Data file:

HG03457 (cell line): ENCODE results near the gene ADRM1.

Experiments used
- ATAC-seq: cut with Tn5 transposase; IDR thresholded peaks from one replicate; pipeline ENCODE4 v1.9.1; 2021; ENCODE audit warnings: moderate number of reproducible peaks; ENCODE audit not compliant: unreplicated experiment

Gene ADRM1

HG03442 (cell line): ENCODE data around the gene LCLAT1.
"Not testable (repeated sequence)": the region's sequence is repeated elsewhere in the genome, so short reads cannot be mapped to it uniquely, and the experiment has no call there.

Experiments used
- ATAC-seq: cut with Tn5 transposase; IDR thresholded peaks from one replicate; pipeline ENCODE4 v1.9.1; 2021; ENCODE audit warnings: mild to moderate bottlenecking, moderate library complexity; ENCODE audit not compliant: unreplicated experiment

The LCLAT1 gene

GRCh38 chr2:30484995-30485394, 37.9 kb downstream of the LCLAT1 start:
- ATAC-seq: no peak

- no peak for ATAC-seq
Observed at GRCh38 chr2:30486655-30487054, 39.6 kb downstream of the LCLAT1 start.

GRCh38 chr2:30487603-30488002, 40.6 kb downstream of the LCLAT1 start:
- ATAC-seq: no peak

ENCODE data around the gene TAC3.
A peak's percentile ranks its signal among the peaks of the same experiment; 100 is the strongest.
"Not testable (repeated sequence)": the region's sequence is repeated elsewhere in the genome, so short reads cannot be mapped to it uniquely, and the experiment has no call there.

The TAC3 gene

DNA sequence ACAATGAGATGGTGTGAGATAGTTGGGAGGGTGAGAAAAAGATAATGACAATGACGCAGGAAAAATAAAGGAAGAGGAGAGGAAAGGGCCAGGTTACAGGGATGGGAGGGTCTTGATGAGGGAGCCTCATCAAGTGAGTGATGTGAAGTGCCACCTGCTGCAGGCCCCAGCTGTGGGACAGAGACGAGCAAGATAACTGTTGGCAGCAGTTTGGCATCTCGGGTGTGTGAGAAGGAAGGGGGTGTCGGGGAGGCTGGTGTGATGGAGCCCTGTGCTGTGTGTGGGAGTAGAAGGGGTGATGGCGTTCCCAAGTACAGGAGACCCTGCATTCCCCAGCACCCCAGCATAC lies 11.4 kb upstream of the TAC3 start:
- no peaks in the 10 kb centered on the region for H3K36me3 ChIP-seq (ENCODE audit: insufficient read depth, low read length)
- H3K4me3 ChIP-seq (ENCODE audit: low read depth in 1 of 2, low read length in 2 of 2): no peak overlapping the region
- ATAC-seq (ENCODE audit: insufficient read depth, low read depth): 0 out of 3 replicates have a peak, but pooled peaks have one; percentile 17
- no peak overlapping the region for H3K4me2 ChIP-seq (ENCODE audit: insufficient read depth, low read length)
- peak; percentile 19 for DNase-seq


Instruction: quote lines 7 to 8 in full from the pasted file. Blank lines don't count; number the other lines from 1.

Experiments used
- ATAC-seq: cut with Tn5 transposase; IDR thresholded peaks from one replicate; pipeline ENCODE4 v1.9.1; 2021; ENCODE audit warnings: mild to moderate bottlenecking, moderate library complexity; ENCODE audit not compliant: unreplicated experiment